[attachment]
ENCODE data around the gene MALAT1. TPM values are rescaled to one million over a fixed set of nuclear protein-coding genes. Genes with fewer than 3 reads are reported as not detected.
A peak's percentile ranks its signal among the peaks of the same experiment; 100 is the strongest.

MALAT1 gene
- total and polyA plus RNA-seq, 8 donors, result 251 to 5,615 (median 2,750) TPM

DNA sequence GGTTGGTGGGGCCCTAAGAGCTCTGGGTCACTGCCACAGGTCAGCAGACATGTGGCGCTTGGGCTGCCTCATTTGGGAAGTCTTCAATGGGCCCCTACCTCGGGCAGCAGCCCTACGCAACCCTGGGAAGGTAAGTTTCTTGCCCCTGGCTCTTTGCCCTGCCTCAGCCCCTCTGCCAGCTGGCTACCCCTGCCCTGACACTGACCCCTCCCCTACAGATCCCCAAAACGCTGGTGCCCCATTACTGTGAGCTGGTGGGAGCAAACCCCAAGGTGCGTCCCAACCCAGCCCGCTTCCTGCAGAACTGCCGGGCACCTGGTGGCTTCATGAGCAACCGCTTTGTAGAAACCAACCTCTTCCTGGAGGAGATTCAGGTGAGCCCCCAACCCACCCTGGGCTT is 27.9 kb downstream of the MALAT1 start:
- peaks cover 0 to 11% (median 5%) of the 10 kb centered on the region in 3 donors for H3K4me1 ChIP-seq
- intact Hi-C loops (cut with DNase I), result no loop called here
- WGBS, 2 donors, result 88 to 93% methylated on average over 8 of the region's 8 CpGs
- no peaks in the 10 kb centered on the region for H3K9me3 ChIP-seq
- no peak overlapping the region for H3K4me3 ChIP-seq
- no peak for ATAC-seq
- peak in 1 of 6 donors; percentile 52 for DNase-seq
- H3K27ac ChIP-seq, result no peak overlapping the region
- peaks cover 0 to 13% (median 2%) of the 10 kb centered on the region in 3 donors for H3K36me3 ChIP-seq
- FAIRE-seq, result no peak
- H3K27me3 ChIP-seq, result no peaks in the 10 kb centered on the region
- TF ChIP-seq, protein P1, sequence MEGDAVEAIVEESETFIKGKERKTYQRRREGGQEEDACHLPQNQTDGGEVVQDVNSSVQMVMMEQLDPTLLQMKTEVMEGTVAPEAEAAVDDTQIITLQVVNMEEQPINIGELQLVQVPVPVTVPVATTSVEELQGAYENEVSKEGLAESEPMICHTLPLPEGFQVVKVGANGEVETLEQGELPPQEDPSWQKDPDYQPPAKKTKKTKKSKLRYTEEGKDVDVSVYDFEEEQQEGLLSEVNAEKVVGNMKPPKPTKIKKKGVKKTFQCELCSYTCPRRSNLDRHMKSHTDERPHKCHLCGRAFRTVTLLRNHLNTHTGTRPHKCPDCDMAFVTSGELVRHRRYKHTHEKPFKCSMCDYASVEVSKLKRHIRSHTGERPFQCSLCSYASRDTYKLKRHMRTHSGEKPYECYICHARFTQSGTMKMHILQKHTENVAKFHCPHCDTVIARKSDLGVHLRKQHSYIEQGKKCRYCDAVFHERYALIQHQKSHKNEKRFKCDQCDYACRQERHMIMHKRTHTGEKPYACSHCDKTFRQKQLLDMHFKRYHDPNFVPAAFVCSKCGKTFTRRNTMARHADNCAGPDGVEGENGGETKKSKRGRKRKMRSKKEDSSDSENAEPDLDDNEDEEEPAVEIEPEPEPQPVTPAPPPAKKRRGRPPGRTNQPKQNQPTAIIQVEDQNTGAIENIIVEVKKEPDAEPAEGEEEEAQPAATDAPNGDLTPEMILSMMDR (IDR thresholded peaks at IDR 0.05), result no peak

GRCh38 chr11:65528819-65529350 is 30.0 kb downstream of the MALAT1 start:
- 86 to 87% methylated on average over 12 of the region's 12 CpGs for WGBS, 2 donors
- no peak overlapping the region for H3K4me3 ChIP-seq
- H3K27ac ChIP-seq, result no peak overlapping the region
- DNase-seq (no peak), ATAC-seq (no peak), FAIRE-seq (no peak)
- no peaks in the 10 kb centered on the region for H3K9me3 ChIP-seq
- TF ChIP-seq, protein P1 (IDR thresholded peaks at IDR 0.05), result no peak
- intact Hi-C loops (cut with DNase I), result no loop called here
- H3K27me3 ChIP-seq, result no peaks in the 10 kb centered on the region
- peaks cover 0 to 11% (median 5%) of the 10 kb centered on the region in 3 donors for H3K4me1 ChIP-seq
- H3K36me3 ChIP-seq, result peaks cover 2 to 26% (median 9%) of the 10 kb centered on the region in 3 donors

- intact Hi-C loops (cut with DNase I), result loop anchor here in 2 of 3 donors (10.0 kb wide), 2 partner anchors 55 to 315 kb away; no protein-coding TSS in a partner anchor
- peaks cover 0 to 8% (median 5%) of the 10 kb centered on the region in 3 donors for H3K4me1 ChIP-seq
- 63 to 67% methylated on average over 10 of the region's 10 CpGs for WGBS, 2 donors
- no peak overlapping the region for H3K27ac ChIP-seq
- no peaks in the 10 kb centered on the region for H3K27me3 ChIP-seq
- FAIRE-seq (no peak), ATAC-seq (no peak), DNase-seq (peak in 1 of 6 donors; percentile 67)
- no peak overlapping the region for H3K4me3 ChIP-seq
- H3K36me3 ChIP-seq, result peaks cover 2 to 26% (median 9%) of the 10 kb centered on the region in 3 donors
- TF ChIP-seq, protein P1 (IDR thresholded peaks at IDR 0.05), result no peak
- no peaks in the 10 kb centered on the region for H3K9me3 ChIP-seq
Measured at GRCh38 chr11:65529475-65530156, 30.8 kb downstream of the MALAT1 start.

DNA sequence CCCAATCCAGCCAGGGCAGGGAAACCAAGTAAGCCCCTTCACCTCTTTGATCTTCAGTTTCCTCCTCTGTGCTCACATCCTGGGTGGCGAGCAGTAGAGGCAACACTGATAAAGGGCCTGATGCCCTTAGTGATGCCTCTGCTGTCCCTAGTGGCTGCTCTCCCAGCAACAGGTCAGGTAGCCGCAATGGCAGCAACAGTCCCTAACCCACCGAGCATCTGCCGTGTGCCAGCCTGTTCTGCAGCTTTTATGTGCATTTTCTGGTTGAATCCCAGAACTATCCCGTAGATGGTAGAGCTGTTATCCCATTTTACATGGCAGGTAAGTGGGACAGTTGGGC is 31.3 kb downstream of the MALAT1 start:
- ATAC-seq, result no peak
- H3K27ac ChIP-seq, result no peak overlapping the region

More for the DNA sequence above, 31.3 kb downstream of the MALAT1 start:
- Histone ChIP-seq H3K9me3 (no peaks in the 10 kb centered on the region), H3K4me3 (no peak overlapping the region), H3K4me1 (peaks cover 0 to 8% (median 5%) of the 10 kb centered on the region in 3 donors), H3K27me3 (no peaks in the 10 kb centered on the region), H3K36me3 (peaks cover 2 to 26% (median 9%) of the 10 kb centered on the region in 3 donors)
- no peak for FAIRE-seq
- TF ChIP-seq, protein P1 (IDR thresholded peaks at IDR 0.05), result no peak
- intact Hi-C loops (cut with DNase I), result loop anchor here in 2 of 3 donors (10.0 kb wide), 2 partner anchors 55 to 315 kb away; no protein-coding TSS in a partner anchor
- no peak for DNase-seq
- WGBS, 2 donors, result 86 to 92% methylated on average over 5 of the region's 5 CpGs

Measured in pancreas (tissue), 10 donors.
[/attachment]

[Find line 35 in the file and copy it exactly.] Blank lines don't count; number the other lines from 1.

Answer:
- no peak overlapping the region for H3K4me3 ChIP-seq